In many ways, overhauling an Eichler seems like the perfect small-scale renovation project. These midcentury tract homes built en masse by developer Joseph Eichler in the Bay Area and Greater L.A., are on the one hand prized for their form, but the affordable materials used in their construction haven’t exactly aged well. This, and the fact that there are thousands of them out there, gives contemporary architects and designers freedom to update something architecturally significant in the spirit of the original, rather than undertaking by-the-numbers restorations. For Jones Haydu‘s first Eichler remodel and addition, in Palo Alto, San Francisco-based architects Hulett Jones and Paul Haydu “ripped things down to the studs,” as Jones put it, replacing dated materials like plastic laminate with successors that “aren’t luxury, but are more at the level that these homes are worth these days.”
The home, first pictured in its remodeled state on Archinect, was designed by L.A. architect A. Quincy Jones, who created the city’s beloved Friedman andBrody Houses, and worked with Eichler starting in 1950, when they met after being featured in the same issue of Architectural Forum, which named them the architect and builder of the year, respectively. Built in 1951 in the southern Palo Alto neighborhood of Fairmeadow—the only Eichler development, according to Jones, that collaborators Anshen & Allen planned with concentric, circular streets that make for pie-shaped lots—the low-slung, single-story three-bedroom was recently acquired by a young couple with a growing family, that hired the firm (working with San Francisco’s Buck O’Neill Builders) to bring the home up to speed before they moved in. The scope of the project included a complete interior overhaul, as well as the conversion of a separate “bonus room” (not pictured here, as the landscaping is still in progress) into a master bedroom with a connection to the main house, something it lacked before.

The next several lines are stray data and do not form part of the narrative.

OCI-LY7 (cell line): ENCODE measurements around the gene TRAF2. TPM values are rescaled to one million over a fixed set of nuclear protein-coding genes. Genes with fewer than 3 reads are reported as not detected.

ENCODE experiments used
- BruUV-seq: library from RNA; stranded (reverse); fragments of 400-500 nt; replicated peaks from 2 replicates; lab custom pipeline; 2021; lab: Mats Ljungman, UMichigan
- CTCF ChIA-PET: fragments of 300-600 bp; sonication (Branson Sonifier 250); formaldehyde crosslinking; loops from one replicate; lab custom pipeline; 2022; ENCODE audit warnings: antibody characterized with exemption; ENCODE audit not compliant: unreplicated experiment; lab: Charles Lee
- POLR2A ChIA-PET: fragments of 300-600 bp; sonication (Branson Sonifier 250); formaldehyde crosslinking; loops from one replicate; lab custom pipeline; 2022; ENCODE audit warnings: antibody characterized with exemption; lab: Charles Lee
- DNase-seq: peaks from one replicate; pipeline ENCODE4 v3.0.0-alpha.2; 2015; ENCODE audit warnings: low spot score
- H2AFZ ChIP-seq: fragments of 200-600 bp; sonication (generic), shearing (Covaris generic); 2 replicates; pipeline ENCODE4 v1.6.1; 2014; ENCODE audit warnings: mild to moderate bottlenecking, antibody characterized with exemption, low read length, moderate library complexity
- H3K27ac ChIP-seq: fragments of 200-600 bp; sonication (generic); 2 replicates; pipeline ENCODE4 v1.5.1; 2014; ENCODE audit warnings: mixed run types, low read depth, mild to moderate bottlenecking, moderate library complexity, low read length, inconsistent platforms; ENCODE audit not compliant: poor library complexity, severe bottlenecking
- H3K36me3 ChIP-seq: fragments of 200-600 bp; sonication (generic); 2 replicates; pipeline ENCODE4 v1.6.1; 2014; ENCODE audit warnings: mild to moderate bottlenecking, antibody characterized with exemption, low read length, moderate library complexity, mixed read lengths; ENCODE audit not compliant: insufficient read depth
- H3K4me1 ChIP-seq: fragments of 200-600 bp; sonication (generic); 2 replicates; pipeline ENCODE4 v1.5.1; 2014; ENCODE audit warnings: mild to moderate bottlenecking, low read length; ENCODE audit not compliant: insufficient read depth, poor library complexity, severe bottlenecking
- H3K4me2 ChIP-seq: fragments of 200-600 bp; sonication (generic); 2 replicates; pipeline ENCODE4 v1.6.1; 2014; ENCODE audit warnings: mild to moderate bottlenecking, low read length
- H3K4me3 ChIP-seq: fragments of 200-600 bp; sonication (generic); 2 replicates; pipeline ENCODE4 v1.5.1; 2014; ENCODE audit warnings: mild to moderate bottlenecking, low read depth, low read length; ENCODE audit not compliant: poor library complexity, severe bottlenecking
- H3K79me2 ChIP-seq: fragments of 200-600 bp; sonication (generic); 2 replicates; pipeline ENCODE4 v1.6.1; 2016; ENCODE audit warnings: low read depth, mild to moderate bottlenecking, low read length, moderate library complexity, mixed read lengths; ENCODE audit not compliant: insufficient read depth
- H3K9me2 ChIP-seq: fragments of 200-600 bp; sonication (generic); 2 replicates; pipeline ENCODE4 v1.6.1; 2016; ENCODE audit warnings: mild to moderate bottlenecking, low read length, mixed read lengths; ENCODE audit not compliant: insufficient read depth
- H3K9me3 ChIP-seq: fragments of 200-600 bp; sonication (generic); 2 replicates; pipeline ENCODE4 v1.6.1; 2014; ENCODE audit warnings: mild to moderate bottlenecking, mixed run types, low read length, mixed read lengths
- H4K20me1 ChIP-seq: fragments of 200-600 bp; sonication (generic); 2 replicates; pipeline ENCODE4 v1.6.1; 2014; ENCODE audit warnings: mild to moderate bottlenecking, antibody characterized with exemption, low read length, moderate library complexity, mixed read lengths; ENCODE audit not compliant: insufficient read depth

After presenting their clients with multiple redesign schemes, Jones Haydu was charged with coming up with something with more colorful than they initially had in mind. “The orange came from them,” says Jones, referring to the warm kitchen backsplashes. “They wanted to be a little playful and we went ahead and pushed that a little bit.” Aiming to replace the original home’s plastic laminate backsplashes without departing from the fields of color they provided, the firm went with “monolithic” tiles of backpainted glass.
The kitchen cabinetry was replaced with Echo Wood, a veneer made from reconstituted wood fibers, while the new countertops are of a quartz material. Originally, the kitchen wall was set in front of the monitor—a raised roof section with windows that acts as a skylight—so that the natural light it provided was wasted on a utilitarian hallway with a laundry area, which the firm remedied by shifting the kitchen area back. The wood ceilings were sandblasted to remove multiple layers of stains and paints that had been applied over the years, but were left unsanded afterward, giving them a rough texture not usually seen in an Eichler.
Jones recounts that the floors were in similarly “bad shape.” As he tells it, “over time linoleum A was lifted and linoleum B was put down,” to the point where it became hard to verify what was original. All of that was pulled up, with the base radiators taken out and replaced with a layer of radiant heating panels, over which a new slab of concrete was poured. To make the glass-paned back of the house—a U-shaped space cradled by the dining area—more accessible to the outdoors, the firm installed glass sliders, while the addition connecting to the former bonus room was equipped with a larger folding multi-paned glass wall.
The bathrooms are probably the greatest departures from the home’s original scheme. They’re also some of the coolest pieces of its second act. The two original baths were completely gutted and replaced, while a third was added to the master suite. In it, a wall of blue tiles, also of backpainted glass, bleeds over into small cubbies interrupting the wood panels on both sides. The two kids’ bedrooms are connected by another standout bathroom, where a mosaic tile backdrop sports a cheery lemon and lime color scheme. The tour continues below:
The befores, in all their pre-renovation dreariness: